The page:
Striking the balance between too much detail and not enough detail in fiction writing is discovered by trial and error, as award-winning author Micki Browning explains. With a background of 22 years in law enforcement, Browning took all of her experiences and knowledge and wrote a police procedural for her first book manuscript. The end result was a very long, overly detailed, and boring story. There is such a thing as too much detail, she says, and the more you write and hone your craft, the easier it will be to determine which details are necessary and which are not. Browning recommends including everything in the first draft, but be ruthless in the editing and revision process. If a detail isn't pertinent to the story, cut it from the final draft. It's easy to get attached to details, she says, but know that you are improving your story by getting some of the tedium out of the reader's way.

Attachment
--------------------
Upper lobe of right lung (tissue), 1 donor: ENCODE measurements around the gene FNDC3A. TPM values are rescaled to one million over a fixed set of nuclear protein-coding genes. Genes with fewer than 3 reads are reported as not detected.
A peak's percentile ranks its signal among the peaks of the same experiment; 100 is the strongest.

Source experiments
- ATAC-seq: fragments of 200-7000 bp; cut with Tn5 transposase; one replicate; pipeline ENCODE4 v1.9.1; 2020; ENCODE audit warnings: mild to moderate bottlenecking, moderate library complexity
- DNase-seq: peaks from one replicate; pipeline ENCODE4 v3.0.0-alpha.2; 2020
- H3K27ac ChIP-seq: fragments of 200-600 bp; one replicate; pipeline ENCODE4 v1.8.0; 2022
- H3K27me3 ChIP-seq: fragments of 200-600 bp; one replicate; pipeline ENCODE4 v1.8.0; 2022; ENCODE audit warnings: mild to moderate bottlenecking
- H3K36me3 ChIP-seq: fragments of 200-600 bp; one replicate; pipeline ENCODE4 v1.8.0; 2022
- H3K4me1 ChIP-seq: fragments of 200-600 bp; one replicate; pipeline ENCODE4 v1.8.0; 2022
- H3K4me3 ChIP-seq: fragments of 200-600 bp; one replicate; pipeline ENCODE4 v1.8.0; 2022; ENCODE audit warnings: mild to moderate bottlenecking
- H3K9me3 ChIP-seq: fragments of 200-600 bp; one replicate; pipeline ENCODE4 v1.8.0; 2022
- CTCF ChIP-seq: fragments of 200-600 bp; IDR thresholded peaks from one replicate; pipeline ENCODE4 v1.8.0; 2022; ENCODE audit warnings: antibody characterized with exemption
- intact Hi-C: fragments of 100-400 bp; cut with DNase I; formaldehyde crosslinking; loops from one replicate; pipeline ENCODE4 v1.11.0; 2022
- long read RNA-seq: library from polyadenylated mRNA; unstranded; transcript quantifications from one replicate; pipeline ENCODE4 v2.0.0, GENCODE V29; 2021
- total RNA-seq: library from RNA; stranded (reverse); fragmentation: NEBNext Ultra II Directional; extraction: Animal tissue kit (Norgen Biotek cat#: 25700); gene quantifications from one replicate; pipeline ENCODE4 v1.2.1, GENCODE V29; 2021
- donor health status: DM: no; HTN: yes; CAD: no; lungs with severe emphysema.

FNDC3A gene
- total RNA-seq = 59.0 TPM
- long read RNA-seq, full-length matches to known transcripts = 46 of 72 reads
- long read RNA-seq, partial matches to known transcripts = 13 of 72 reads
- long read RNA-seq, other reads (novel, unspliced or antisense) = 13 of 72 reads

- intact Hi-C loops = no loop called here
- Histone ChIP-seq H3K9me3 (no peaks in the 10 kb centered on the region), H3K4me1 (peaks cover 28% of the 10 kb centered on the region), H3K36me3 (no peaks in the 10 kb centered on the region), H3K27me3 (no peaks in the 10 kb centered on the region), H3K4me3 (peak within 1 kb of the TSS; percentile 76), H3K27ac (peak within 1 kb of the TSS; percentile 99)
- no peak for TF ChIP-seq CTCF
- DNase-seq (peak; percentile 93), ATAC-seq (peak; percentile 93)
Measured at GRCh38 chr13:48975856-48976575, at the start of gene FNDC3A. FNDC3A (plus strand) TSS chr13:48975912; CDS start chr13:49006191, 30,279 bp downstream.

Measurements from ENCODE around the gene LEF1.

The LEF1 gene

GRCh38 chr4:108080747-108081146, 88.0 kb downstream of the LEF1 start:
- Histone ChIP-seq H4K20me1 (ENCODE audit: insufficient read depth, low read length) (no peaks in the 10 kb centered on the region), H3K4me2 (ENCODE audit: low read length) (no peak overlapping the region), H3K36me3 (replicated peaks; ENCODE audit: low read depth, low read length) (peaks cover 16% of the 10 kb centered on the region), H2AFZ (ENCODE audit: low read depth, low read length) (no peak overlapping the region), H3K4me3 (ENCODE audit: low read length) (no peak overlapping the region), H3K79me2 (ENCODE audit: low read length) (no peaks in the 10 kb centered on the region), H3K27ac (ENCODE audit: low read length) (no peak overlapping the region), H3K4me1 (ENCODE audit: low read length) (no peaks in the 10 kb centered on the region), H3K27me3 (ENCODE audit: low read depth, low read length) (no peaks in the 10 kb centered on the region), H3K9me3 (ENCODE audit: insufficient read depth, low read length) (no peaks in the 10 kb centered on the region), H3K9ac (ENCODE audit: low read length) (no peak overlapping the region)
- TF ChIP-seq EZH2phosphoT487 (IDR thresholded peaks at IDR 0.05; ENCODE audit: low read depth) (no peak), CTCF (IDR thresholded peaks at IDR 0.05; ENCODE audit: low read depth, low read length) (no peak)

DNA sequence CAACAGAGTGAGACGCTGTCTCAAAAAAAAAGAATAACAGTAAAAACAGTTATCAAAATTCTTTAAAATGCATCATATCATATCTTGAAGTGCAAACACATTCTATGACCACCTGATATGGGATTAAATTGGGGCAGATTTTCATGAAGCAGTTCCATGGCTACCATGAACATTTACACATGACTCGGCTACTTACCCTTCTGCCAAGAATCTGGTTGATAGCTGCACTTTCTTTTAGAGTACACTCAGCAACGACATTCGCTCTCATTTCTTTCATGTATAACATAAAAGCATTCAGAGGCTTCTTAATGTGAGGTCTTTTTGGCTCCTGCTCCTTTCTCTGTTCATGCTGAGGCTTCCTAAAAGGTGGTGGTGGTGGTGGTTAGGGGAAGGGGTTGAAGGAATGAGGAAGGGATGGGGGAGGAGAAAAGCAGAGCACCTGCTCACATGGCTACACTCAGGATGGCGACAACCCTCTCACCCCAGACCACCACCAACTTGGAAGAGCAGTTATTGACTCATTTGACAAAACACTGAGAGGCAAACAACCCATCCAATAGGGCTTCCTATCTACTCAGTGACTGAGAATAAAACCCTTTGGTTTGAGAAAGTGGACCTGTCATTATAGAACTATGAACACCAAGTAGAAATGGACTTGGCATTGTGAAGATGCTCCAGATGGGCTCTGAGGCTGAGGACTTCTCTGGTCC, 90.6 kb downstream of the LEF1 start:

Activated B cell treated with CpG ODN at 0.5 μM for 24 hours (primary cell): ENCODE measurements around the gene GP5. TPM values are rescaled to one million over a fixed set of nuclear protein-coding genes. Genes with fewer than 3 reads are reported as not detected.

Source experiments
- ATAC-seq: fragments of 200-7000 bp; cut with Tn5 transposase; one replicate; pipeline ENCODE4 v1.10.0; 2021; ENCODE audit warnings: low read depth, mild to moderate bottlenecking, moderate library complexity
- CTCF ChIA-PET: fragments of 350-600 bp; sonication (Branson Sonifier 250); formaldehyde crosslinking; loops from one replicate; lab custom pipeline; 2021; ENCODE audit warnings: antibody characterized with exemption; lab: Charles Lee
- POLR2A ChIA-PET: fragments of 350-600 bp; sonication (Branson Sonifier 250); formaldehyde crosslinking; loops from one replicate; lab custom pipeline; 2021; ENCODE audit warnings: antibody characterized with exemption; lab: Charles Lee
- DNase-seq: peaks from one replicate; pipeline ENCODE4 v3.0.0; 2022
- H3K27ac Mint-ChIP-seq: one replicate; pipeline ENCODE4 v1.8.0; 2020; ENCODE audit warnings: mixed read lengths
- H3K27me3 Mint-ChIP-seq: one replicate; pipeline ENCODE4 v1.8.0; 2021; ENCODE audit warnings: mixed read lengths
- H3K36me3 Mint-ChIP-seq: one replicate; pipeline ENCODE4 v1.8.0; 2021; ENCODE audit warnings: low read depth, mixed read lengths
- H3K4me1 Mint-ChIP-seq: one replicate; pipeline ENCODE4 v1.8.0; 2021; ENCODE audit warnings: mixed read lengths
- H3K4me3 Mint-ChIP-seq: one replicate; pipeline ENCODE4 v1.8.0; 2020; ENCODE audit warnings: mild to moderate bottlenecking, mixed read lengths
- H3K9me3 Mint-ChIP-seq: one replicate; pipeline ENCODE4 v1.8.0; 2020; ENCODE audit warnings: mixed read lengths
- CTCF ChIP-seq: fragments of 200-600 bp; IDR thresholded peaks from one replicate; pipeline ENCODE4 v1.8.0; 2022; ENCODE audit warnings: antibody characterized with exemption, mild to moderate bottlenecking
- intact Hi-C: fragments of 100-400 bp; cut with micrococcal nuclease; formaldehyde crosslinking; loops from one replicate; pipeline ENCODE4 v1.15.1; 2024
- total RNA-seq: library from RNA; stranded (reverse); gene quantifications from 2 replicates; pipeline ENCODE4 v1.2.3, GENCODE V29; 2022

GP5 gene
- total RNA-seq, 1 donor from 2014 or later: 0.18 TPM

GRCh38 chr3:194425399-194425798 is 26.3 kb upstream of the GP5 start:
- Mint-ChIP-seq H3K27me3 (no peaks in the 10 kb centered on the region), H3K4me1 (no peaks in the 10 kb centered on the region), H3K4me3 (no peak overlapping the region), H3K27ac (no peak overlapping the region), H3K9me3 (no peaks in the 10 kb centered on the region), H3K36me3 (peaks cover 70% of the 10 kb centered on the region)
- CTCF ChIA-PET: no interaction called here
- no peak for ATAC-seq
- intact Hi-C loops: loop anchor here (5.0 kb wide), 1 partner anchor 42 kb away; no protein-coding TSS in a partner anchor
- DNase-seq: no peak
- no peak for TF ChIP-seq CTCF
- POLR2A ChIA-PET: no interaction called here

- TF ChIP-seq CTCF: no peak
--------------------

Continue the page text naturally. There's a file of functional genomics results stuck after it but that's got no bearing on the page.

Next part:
This makes a lot of sense. With me being a first time writer, my first rough draft was too detailed or too little detailed, so when I did me second and then third draft of the book, I fined tuned it to where it has, I believe, the right amount of information of detailed information rather.
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